leads to “the slavery of sin.”28 (1803)

1734 Freedom makes man responsible for his acts to the extent that they are voluntary. Progress in virtue, knowledge of the good, and ascesis enhance the mastery of the will over its acts. (1036, 1804)

1735 Imputability and responsibility for an action can be diminished or even nullified by ignorance, inadvertence, duress, fear, habit, inordinate attachments, and other psychological or social factors. (597)

MY QUESTION is, suppose I feel that my action falls under 1735. In other words, if I didn’t have this habit or irrational attraction to something, I probably wouldn’t be doing this otherwise gravely evil thing. For example, suppose someone has a same-sex attraction. Wouldn’t that be a “psychological factor” that reduces the imputabillity of responsibility for engaging in a same-sex act?

If 1735 does not apply to that situation, then what can 1735 possibly mean?


#11

Similarly…with a nun who wears a habit :wink:


#12

Start with “Practical Directions For Using This Catechism”
page 11, paragraphs 18 -22. The use of small print is especially helpful, [FONT=“Arial”]CCC, 20-21.[/FONT]

Consult the Glossary, starting on page 864, for good definitions of key words or concepts.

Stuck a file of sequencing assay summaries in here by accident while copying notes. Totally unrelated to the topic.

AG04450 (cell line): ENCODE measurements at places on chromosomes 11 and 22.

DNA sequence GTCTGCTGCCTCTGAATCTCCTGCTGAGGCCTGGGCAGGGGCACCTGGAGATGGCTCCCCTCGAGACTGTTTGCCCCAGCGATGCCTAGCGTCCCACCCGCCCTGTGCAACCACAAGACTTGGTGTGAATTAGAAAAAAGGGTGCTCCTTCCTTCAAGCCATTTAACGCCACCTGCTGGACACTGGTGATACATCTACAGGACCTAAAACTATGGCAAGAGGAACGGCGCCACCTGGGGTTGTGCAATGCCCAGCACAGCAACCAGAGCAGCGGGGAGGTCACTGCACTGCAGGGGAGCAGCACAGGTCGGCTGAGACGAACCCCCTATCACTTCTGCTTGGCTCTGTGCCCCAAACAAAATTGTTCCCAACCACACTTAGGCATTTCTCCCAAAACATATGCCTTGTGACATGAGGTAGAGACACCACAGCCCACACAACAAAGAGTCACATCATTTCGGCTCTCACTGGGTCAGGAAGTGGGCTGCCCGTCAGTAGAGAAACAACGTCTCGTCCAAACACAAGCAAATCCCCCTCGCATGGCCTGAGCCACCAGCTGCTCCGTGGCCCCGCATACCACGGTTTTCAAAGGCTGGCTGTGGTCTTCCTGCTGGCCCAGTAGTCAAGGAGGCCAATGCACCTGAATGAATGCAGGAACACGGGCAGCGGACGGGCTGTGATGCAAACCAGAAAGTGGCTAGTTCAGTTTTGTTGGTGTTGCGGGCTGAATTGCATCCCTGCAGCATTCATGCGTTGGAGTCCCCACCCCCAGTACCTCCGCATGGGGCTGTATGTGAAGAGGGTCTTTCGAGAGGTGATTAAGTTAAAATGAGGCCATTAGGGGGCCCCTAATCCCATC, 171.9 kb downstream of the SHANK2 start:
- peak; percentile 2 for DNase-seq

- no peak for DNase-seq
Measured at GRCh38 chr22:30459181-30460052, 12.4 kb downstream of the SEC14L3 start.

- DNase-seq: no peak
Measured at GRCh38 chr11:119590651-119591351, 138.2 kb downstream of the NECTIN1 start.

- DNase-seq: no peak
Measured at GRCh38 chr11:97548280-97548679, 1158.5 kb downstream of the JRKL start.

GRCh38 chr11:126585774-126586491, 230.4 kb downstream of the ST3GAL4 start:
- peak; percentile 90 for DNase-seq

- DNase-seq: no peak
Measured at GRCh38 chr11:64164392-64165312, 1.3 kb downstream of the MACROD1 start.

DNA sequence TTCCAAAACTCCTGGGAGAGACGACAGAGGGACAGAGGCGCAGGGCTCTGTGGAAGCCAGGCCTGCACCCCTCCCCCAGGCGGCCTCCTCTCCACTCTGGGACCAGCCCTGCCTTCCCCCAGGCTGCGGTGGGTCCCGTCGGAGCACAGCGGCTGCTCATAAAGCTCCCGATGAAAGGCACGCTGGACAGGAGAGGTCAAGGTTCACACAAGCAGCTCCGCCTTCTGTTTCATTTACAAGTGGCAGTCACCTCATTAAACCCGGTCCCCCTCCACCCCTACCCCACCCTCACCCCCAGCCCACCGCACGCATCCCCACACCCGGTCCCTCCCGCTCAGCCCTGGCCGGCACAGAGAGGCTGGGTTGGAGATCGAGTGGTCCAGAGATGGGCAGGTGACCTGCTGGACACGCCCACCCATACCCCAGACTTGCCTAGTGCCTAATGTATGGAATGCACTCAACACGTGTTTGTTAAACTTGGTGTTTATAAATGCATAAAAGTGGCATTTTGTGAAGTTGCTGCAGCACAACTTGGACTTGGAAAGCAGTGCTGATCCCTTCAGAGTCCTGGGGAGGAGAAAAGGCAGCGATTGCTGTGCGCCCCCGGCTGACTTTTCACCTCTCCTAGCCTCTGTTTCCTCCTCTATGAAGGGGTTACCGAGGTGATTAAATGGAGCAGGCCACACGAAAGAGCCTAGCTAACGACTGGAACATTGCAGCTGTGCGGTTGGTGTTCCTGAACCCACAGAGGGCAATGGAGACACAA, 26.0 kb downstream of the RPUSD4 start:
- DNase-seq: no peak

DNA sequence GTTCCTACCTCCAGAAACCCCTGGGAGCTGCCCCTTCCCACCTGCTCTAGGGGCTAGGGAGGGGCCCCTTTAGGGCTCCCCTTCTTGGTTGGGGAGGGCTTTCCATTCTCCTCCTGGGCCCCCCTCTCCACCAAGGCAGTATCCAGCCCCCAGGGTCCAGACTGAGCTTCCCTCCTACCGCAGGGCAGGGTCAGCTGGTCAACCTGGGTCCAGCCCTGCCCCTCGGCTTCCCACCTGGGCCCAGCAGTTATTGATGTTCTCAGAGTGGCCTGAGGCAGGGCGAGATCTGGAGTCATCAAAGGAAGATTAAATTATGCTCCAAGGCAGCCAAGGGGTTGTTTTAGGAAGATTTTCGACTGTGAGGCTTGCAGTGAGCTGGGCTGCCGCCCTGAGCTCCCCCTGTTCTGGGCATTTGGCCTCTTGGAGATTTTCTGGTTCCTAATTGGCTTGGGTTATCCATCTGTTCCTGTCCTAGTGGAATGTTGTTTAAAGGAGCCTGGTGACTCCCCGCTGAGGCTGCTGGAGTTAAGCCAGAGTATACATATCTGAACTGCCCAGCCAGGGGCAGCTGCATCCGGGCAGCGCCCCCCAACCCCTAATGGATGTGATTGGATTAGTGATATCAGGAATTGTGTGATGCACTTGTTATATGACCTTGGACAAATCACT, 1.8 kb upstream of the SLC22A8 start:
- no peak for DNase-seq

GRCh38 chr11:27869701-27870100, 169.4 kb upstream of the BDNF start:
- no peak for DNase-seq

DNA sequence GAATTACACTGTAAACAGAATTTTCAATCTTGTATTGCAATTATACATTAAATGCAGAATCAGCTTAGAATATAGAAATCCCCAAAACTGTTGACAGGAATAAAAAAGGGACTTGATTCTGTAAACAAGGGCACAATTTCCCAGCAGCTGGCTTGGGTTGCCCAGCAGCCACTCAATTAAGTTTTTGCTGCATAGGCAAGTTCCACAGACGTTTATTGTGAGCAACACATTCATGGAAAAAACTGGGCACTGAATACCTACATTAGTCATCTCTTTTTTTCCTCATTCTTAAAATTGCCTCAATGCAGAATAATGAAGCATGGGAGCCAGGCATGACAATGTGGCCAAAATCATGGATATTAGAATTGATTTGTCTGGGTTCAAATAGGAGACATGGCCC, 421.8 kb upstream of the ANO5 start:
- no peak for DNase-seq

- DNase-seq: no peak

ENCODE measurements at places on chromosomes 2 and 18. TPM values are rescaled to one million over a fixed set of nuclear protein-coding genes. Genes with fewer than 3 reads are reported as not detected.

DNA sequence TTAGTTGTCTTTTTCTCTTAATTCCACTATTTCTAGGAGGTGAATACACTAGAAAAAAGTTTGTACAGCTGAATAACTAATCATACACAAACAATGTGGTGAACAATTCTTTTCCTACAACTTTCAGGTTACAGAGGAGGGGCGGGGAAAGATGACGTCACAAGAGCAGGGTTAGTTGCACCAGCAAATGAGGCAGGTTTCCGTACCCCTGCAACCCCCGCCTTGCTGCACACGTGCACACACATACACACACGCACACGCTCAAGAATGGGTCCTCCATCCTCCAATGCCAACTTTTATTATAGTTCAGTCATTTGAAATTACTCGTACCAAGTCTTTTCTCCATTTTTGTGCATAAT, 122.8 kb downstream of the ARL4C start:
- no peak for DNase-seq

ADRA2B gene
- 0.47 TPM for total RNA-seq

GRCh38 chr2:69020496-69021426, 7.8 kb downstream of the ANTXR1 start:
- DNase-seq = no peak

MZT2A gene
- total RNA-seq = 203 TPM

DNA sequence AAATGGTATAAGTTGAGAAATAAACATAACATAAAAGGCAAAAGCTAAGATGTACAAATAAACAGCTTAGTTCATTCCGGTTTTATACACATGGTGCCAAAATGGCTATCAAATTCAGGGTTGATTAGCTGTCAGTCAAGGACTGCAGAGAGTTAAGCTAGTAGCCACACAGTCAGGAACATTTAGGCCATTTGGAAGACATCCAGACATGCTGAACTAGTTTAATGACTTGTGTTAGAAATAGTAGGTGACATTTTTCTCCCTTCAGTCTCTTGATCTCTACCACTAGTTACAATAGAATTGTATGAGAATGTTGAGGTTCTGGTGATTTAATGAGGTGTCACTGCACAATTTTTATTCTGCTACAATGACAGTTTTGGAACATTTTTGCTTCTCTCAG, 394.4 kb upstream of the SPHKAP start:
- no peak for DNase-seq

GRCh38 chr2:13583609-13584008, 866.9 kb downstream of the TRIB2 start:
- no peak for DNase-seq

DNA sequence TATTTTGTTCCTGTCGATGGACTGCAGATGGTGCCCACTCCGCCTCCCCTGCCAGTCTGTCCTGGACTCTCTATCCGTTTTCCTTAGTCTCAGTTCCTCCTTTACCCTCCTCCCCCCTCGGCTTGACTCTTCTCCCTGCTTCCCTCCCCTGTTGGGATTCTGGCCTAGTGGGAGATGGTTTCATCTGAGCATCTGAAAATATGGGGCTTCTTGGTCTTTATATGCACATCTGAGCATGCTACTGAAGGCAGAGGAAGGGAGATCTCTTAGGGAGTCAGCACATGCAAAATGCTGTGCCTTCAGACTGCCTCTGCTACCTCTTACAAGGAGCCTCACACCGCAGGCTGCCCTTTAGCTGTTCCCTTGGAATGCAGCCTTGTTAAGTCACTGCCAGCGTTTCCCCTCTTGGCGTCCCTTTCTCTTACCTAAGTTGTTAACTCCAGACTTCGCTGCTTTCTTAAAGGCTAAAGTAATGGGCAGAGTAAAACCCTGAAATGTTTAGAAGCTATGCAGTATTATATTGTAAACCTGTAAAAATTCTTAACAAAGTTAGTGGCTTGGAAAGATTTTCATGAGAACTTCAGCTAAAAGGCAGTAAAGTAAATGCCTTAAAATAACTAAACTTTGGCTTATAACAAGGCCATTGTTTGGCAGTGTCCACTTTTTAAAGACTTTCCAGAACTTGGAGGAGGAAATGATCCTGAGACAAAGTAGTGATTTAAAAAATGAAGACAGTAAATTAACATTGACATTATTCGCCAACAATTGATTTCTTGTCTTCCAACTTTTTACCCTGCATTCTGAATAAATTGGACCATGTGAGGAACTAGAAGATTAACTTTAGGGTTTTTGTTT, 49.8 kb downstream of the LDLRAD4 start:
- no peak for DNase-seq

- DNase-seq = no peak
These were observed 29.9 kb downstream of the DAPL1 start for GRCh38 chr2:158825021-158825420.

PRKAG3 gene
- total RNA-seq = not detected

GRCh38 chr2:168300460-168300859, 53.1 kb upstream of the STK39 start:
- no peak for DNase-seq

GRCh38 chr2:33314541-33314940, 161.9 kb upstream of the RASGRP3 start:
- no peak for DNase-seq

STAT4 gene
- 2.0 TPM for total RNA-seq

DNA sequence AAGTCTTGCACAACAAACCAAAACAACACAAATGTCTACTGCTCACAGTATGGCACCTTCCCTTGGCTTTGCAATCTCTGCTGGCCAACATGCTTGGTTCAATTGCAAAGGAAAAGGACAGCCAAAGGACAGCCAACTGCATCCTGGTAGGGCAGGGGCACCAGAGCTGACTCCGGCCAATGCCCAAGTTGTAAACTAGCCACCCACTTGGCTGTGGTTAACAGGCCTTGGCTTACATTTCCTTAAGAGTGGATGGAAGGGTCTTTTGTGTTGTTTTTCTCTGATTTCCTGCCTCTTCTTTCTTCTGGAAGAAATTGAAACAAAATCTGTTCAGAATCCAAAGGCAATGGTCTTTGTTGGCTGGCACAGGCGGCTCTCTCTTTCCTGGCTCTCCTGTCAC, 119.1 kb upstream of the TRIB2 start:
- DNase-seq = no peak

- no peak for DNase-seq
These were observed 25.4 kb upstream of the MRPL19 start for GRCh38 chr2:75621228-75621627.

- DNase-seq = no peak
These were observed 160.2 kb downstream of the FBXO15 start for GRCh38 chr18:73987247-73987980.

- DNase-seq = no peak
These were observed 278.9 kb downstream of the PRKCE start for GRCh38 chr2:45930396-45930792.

Follow the cross-references in the margins.

Checking footnotes can be very interesting.

The Index of Citations, starting on page 689, is useful if one wonders if a particular Scripture reference or writings from the Church Fathers, Church Councils, etc. appear in the Catechism.

Accept the fact that this Catechism is not a page-turner.

Finally, enjoy!


#13

And you read it according to the “mind” by which it is written-the Church.


#14

CCC, 1735 has to be coupled with the word voluntary in CCC 1734 which you have above. The cross-reference in the margin, CCC, 1804 also must be applied. Is engaging in a same-sex act voluntary? Was there a plan to be in the same place as the “partner”? If one or more factors in CCC, 1735 are in play than the voluntary aspect is reduced, etc. These are general considerations since I am not qualified to make an exact judgment call. When in doubt, the person should talk with the priest in confession or in an appointment for counseling by someone qualified. Same-sex attraction problems will not be a surprise.

As for combining this with CCC, 1804, in any case, the person should develop needed virtues. “With God’s help, they forge character and give facility in the practice of the good.” Read CCC, 1731-1733. I did not check the cross-references in the margin; however, it is recommended that one learn as much as possible about the need for virtues. One could pick any section in the Catechism’s Contents. Part Four: Christian Prayer caught my eye. Personally, I like short prayers like the Hail Mary or Our Father. Still, I would recommend continue reading the chapters in this Part Four.

Every person should take advantage of the Sacrament of the Eucharist. Come five minutes early for the Holy Sacrifice of the Mass, so that one can train his or her mind to focus on the Mass or should I say focus on every word in the Mass. Personally, I have never been able to do this; however, I am trying to pick parts where my “attention” is the best possible. Naturally, receiving Holy Communion is a marvelous moment. But even then, I am trying to quiet my distractions so I can lay my head on Jesus’ heart.


#15